Thursday, August 25, 2016

Emotional Attachments

Talia walked into my bedroom with tears running down her face.

"Is it normal to be so emotionally attached to a fictional character that you care about what happens to them?"

After having just finished an episode of Sherlock, she'd woken me up. I don't know why she felt the need to risk my wrath by waking me up. Maybe she was worried about herself. Maybe she just felt like coming to see me. Maybe she needed comfort; most people don't like crying alone. Or maybe, based on her question, she wanted validation that she was normal.

But I can't say that she is.

I can say that she inherited this particular abnormality from me. Her reaction to Sherlock is the same one I get when I read a particularly well-written and engrossing novel. The books that I'll pick up a second time, the ones that I bawl my eyes out over and want to know what happens to the characters. Talia's reaction is what I hope to cause in someone else each time I finish a story and what I think every writer should strive for each time they put words on the paper.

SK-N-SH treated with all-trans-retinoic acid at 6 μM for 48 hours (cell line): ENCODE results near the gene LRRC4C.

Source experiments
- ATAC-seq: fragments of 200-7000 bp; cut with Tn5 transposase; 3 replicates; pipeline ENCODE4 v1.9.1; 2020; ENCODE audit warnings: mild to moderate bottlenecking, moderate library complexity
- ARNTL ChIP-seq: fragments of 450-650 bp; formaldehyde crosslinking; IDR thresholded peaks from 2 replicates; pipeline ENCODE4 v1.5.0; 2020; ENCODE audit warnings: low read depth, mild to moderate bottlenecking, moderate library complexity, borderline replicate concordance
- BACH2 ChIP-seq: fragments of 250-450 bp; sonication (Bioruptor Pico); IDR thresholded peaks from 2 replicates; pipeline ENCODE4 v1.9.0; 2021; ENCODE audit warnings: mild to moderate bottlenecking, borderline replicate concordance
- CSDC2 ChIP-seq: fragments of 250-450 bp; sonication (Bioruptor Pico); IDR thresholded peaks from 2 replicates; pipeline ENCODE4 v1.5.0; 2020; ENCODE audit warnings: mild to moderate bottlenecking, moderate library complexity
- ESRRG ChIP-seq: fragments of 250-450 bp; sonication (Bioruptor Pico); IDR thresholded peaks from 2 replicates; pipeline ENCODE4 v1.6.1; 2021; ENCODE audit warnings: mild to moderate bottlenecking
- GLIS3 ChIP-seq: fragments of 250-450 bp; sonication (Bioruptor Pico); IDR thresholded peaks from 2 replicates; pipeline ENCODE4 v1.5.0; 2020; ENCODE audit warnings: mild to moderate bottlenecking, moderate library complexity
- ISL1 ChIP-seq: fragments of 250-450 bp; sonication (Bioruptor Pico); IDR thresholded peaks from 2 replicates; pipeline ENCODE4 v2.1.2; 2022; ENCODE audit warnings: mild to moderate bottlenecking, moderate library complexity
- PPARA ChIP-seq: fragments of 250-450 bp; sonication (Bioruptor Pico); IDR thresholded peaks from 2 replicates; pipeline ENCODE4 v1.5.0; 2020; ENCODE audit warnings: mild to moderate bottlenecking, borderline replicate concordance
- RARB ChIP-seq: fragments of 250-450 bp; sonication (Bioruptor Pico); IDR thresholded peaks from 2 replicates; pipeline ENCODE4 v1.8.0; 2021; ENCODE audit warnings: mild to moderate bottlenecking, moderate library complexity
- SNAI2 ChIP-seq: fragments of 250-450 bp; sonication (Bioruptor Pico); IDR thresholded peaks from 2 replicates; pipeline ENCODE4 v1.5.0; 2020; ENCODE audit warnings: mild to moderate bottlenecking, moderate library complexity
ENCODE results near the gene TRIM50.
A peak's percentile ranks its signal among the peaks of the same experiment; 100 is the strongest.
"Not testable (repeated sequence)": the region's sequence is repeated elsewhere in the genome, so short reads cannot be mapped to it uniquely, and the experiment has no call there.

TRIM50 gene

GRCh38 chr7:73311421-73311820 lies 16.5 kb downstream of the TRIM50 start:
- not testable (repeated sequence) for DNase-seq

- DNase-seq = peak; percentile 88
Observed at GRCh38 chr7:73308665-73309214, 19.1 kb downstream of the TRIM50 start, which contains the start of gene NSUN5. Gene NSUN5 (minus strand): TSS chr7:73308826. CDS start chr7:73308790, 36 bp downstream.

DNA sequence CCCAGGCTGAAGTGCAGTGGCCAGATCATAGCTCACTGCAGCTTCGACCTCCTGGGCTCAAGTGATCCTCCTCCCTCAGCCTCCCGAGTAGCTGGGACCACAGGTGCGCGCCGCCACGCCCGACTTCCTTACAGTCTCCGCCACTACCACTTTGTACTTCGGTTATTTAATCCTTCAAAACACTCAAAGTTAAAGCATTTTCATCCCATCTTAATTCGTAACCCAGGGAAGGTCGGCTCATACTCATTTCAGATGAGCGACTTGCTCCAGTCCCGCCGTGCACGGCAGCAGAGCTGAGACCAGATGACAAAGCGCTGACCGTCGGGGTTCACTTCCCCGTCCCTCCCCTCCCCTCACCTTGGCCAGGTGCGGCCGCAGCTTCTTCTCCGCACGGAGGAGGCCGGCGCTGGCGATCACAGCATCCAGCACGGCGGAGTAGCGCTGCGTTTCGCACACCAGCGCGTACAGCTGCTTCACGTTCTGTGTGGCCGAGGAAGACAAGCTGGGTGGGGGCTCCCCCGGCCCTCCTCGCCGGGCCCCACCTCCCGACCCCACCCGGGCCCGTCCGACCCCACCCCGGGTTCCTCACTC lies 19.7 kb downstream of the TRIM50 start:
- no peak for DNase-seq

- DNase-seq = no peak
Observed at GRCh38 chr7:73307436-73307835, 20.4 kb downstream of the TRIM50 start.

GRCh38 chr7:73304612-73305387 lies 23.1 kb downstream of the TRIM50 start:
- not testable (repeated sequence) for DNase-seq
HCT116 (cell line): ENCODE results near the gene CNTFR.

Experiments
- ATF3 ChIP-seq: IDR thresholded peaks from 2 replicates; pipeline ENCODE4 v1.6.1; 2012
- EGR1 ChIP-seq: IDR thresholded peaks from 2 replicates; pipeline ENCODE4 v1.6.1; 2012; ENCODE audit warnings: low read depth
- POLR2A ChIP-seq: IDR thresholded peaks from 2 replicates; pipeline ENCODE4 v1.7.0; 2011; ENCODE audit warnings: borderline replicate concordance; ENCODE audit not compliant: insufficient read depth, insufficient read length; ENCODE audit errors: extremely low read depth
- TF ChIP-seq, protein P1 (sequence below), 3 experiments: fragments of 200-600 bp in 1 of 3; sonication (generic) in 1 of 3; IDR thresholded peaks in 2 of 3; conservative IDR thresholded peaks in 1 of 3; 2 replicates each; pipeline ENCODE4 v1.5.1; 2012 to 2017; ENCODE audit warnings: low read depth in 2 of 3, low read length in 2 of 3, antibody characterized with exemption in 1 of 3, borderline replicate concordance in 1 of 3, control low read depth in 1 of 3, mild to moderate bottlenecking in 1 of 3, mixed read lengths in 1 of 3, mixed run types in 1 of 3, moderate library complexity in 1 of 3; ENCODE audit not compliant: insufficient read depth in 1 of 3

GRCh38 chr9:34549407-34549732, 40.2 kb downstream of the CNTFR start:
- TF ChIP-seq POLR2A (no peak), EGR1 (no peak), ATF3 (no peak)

That's a huge goal to reach for, and one I'll be having trouble finding time to work on these next few months.


S.B. House said...

If it's not normal than it must just be the people I associate with... because I'd have to say that most everyone I know has fictional characters they're attached to; though perhaps not to the point of tears. Research shows that reading fiction teaches empathy, allows us to walk a mile in someone else's shoes, helps us to better understand others and see the world from a different perspective. I don't think this could be the result of studies if emotional attachment to fictional characters wasn't the norm.

Christina said...

I do think it has to do with people we hang out with. I know many people who look at me like I'm nuts if I recount this story. They don't get it, but they also tend to be the folks who don't read much. So I guess, as usual, "normal" is a relative idea. And yes, you're right about the research. I probably should have clarified that Talia (and I) would stand out compared to some of our crowd. Glad to know you're a part of our empathetic group!